Turtles

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Turtles

Postby peachamy » Wed Oct 31, 2012 10:18 am

Hi, I have a science fair coming up and would like it to envolve my two young eastern box turtles. My teacher wants my Hypothesis by Monday, I have no ideas yet and could really use some help!
peachamy
 
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Occupation: Student: 9th grade
Project Question: environmental and animal science
Project Due Date: topic by tuesday, completed by January 6th
Project Status: I am just starting

Re: Turtles

Postby heatherL » Thu Nov 01, 2012 9:30 am

Hi peachamy,

Welcome to Science Buddies! It's nice that you are interested in learning more about your pet turtles.

Since they are young turtles, you could look at how a factor like temperature affects their growth rate. For example, you could keep each turtle in the same tank for a while to monitor their growth rates at the same temperature (as a control), and then move each one to a different temperature (one a bit colder and one a bit warmer, for example) to see whether their growth rates increase or decrease. If you are interested in something along these lines, let me know, and I can help you design your experiment.

If you have other kinds of pets, you might be interested in this Science Buddies project, which compares how different animals eat: http://www.sciencebuddies.org/science-f ... p029.shtml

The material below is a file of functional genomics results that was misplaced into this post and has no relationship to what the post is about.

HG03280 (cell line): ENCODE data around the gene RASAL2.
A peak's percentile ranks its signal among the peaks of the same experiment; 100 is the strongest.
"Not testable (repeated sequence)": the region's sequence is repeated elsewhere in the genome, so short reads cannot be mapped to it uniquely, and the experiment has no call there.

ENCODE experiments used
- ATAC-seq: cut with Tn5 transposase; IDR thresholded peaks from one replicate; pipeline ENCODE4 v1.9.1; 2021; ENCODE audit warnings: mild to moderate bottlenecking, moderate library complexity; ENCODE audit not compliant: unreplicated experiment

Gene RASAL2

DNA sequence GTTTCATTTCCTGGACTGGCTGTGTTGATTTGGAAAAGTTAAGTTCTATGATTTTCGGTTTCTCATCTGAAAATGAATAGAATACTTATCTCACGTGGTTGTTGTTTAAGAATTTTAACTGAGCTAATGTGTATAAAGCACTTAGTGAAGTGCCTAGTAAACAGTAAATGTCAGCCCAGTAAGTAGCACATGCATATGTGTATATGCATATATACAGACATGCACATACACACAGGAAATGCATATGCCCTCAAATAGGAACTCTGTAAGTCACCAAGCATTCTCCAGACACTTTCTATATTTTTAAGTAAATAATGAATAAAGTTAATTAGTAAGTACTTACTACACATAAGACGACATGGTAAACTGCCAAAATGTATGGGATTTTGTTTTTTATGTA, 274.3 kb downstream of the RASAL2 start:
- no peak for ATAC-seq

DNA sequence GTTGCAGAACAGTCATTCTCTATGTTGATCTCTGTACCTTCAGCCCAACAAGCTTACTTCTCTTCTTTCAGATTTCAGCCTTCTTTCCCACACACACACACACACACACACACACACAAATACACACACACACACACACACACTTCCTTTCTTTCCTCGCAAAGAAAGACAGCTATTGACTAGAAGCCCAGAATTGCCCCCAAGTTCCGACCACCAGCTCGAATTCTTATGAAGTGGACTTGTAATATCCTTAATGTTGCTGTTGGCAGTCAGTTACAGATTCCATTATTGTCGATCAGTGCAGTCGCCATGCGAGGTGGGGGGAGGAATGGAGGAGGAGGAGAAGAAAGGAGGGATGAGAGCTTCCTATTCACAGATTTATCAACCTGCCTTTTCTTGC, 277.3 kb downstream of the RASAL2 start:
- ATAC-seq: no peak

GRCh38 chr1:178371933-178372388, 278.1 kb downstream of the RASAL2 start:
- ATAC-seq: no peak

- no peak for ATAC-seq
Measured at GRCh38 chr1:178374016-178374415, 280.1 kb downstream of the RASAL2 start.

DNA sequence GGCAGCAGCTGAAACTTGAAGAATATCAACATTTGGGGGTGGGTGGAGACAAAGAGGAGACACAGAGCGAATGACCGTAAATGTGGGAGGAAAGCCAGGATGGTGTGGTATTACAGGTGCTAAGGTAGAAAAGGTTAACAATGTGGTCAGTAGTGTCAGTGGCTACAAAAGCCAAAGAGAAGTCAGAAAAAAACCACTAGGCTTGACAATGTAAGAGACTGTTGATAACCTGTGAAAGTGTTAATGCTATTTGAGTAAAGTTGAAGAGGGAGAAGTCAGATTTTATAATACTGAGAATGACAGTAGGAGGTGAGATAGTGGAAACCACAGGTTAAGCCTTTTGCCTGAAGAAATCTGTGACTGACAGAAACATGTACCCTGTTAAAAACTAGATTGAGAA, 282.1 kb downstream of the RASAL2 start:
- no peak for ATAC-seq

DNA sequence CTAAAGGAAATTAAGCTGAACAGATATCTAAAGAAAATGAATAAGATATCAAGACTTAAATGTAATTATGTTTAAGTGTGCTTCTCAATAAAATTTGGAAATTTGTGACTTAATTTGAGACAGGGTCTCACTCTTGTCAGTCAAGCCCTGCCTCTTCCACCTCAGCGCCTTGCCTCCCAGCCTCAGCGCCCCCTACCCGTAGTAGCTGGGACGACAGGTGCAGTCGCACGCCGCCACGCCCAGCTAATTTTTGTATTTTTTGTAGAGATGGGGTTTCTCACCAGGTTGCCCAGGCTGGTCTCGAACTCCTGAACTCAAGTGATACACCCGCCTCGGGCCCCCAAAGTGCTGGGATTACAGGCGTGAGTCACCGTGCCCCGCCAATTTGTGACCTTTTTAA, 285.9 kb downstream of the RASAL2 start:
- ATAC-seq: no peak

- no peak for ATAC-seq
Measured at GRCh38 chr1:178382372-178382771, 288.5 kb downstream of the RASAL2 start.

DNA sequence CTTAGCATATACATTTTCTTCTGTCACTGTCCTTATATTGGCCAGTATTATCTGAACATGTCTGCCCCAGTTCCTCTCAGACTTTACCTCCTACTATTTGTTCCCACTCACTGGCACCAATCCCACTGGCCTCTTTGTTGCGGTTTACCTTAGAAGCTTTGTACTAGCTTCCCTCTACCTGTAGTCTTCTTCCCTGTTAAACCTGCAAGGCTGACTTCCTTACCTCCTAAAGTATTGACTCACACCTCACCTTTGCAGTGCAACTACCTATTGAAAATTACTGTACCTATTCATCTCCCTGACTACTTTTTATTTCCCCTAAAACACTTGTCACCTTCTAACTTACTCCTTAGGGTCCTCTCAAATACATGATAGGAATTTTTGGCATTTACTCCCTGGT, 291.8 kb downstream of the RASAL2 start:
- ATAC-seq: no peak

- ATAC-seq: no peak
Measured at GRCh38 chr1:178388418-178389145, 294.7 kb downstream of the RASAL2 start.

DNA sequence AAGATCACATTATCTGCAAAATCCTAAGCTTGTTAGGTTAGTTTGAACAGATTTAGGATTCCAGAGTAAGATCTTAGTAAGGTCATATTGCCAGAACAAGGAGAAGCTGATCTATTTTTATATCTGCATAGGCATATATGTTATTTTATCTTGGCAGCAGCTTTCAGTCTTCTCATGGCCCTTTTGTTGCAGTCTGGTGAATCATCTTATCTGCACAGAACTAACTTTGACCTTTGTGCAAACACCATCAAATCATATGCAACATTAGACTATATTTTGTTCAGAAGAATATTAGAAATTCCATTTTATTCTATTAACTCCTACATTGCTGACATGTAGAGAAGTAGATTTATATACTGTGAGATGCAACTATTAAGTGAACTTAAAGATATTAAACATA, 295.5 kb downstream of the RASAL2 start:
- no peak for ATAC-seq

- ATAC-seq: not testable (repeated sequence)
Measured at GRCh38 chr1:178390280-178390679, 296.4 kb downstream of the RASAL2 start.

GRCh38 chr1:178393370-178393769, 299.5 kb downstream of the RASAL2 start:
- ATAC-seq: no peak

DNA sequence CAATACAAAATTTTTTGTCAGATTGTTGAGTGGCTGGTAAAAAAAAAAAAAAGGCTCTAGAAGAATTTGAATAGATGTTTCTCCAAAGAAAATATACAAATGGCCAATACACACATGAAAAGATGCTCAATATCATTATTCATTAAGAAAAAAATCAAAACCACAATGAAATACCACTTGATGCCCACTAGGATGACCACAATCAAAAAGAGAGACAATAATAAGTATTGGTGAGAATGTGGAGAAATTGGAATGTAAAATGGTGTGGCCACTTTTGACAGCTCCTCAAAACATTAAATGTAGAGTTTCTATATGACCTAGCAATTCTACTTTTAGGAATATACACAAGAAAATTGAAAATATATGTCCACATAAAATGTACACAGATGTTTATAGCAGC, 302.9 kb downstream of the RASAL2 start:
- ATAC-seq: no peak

Note that ectotherms (cold-blooded animals) like your turtles tend to have lower energy requirements compared to endotherms (warm-blooded animals) like cats and dogs. So if you have other pets, I think this would be a good project for you!

Did you know that migratory turtles are thought to sense the Earth's magnetic field? Check out this Science Buddies project: http://www.sciencebuddies.org/science-f ... p058.shtml
I do not think that eastern box turtles are migratory, but this might be an interesting animal-based project for you. You might be able to find a way to test whether your turtles can sense a magnetic field (even though they're not migratory)! Let me know if this sounds interesting to you.

I hope these ideas help you get started. Please post again (in this same thread) with what interests you, and we'll go from there!

Heather
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Re: Turtles

Postby peachamy » Thu Nov 01, 2012 6:08 pm

My turtles are being affected by the cold as we speak! They have chosen the worst time to dig and burrow, so your idea is sounding very good right now! I am working on getting a uv ray light bulb for them, they say it adds warmth and shell growth. I think the growth rate might take a while, but I am willing to try it once I get the light bulb. :)
peachamy
 
Posts: 3
Joined: Wed Oct 31, 2012 9:36 am
Occupation: Student: 9th grade
Project Question: environmental and animal science
Project Due Date: topic by tuesday, completed by January 6th
Project Status: I am just starting

Re: Turtles

Postby heatherL » Thu Nov 01, 2012 6:51 pm

Hi peachamy,

I'm glad you like the idea! Let me know when you're ready, and we'll design a good experiment for you.

I think you are looking for an infrared heat lamp for your turtles, not a UV lamp. Keep in mind that UV can be damaging to reptiles (just like us!). You can find appropriate heat lamps for your turtles at a local pet store, and even online.